AR Simmons was born on Chicago’s north side, but grew up in the Courtois Hills region of the eastern Missouri Ozarks. He attended a one-room school through the eighth grade (valedictorian in a class of 3). His father and mother were factory workers, and the whole family worked a subsistence farm on land cleared from the native forest by his grandfather. Although not the proverbial (or should we say, “Hollywood”) hillbillies, the old folks often slipped into the Scotch-Irish dialect while he listened to their stories.
His first step away from the insularity of rural life came when he entered high school where each class numbered perhaps 500. (He was not valedictorian.) College did not immediately follow graduation. Instead, he worked as a carpenter’s helper and a factory worker before doing a stint in the Army, including a tour of duty in the Far East.
His military experience provided an invaluable opportunity to see a world far different from his own. Perhaps even more importantly, it allowed him to become acquainted with his country. The racial, ethnic, and cultural makeup of his squad was varied. The men came from every quarter of the land. This diversity changed forever his concept of “American.”
He came away from the military with something else, the GI Bill, which he used to finance his entire college career. After declaring and rejecting majors in Business (lacked interest) and Art (passably talented, but color blind), he settled on History, in which he obtained BA and MA degrees. Passing up a doctoral program (he was 27, married, and had no job), he took a public school teaching position “until something better came along.” He discovered, to his amazement, that the calling suited him. Teaching in the hills proved to be as instructive to him as the military had been since it put him into contact with, and allowed him to get to know people from all walks of life.
A voracious reader from the childhood, he read everything from The Hardy Boys, to pulp science fiction, to the monthly abridged novels sold by Reader’s Digest. As any History major can attest, research is the heart of the curriculum and writing its blood. History is a search for the “truth” underlying events as well as the divination of motivations. Perhaps this is what drove him toward the mystery/detective/suspense genre in first his reading and then his writing.
The work required of a history major did not lead to the love of writing “at first sight.” Literature classes did, however. He began writing shortly after he started teaching (supplemental essays on the history of technology and on foreign policy). Then he began writing fiction, short stories (science fiction), and gradually progressed in a few years to the mystery/suspense novels he now writes. Some ten years ago (2003), he began serializing his novels on-line.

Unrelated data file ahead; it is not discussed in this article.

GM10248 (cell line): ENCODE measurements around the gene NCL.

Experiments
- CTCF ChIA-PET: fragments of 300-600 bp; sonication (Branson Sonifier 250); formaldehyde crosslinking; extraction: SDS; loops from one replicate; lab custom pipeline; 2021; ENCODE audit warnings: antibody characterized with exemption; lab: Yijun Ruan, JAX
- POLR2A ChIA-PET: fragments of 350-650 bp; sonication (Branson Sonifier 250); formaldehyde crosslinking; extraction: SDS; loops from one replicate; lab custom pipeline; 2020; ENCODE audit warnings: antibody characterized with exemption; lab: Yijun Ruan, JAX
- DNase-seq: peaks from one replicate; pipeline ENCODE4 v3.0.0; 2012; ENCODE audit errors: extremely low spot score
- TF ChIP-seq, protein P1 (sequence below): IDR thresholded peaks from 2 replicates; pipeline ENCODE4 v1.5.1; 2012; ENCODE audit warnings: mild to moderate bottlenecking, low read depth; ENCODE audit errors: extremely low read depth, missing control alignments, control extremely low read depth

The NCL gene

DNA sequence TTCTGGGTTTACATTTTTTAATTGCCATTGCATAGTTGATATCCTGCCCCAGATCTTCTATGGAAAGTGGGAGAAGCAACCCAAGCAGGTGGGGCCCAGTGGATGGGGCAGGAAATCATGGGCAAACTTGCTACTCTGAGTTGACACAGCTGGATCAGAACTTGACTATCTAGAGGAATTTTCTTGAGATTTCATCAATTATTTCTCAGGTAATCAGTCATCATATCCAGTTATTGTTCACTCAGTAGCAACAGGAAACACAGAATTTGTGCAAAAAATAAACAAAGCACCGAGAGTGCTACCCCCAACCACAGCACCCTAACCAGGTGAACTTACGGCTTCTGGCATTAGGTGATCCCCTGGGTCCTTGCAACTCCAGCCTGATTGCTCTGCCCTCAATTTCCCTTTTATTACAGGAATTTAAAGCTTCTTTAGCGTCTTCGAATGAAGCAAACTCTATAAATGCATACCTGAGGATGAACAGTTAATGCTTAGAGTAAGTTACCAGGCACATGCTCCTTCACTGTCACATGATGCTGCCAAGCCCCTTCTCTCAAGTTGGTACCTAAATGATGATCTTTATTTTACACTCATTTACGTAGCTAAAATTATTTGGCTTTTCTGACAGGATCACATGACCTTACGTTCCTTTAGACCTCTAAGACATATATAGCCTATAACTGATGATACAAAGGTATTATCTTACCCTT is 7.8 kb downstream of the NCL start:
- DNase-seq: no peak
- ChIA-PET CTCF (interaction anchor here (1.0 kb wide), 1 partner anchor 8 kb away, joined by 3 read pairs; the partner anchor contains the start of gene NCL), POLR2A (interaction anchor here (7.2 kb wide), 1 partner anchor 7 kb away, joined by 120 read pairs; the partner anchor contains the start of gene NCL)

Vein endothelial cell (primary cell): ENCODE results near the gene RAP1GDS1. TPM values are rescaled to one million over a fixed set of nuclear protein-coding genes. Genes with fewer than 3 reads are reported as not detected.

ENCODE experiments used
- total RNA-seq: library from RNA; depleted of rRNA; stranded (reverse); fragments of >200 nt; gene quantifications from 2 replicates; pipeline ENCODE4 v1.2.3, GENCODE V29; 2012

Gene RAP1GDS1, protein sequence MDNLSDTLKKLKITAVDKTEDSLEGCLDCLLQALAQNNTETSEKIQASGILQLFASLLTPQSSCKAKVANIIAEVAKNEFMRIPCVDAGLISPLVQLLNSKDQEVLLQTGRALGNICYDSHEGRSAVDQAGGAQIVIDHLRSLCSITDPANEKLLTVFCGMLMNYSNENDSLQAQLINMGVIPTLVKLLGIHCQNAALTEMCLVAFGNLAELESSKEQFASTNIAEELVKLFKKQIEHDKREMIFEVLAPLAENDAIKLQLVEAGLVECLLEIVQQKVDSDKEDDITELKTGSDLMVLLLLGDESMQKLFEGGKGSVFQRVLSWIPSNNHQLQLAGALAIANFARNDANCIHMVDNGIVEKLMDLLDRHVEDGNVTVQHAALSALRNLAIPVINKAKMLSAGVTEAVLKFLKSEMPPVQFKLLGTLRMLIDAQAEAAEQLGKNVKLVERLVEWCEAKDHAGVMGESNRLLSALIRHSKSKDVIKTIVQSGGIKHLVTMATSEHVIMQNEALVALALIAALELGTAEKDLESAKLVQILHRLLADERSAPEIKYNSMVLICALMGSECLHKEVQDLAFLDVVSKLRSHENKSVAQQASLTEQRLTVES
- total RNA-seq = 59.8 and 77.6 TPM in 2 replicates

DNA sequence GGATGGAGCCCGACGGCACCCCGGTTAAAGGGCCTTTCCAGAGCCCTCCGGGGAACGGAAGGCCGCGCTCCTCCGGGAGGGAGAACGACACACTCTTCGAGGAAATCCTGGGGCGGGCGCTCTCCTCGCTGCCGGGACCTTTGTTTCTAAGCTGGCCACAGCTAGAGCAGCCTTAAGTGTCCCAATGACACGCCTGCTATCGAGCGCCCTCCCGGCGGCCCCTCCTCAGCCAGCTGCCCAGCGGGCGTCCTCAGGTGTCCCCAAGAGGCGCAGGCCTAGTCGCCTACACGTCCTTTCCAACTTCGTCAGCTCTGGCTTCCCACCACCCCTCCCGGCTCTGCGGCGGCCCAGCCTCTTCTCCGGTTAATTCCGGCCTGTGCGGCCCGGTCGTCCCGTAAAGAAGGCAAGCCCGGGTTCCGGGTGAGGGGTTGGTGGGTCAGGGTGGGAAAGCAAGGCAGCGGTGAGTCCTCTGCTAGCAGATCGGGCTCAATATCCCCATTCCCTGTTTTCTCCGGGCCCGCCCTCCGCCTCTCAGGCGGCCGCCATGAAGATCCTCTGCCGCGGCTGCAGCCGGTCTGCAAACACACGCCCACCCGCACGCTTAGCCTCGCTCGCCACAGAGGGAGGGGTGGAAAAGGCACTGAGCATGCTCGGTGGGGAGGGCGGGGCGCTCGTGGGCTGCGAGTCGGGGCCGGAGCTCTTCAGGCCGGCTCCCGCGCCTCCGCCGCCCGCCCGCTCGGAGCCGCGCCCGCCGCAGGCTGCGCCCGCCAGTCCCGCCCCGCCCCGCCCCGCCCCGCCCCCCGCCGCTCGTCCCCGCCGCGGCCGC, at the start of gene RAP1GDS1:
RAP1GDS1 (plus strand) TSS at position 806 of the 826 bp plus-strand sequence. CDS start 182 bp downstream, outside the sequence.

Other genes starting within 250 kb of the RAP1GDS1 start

Today, he and his wife (life partner, collaborator, illustrator, and muse) still live on the farm his grandfather settled. His roots (four generations deep) are in the Ozarks where the Richard Carter series is set. Using the culture, language, and mores of this “Bible Belt” region, he writes culturally immersive stories of obsession set amidst the small-town and rural life that he knows.
Some of his favorite authors are Solomon, Shakespeare, Cervantes, Mark Twain, Francis Parkman, Joseph Conrad, Isaac Asimov, Ray Bradbury, Frank Herbert, Dashiell Hammett, James Lee Burke, Tony Hillerman, Faye Kellerman, Jonathan Kellerman, Isabel Allende, and Herman Wouk.
His favorite novel changes. His favorite short story is "Youth" by Conrad. His favorite poem is “If.” His favorite literary characters are Antigone and Don Quixote.
Once a hobbyist programmer, he now is an addicted Tweeter and an inconsistent webmaster. He loves chess (favors the French Defense), golf (once a scratch player), reading, writing, and imagining. Other passions include rescue dogs (Shady and Cookie), baseball (Cardinals), ethnic cuisine (Hispanic, Italian, Szechuan, and fusion), local history and geography, and stories about real people doing heroic things (rather than heroic people doing unreal things.)
Oh! He dislikes biographies. (They all end badly.)
Where to find AR Simmons online
The King Snake
The King Snake is the fifth in the Richard Carter series. It is a stand-alone story. Along with the mystery plot set in the contemporary Ozarks,
follow Richard and Jill and their continuing struggle with Richard's PTSD and depression as violence touches their lives.
Secret Song is a stand-alone mystery novel, the 4th in the Richard Carter novels set in the contemporary Ozarks.
A child is missing, a baby taken away in the middle of the night. It’s a life-shattering tragedy, but no one seems to care. Is it because the grieving mother is a “lowlife druggie,” as the chief investigator maintains? Or is there another reason the case is given short shrift by the “good people” of James Mill? Will the truth save or destroy the woman who sees Richard Carter as her godsend?
The good people of the Wilderness Church have followed charismatic Father Joshua. They have created a closed commune of the faithful at Canaan Camp, and now enjoy an idyllic life sealed away from the corruption of “the world.”
But a serpent has entered their Eden.
Bobby Lee Paget is on a murder spree. Now he seeks to destroy the "purist woman in the camp."
Bonne Femme is a tale of trust betrayed and escalating terror. Two former soldiers are on separate missions, each waging a campaign, each compelled by obsession. At the center of their conflict is a vulnerable young woman, alone and far from home. What is happening to her can't be real. Things like that don't happen to real people, to people like her.
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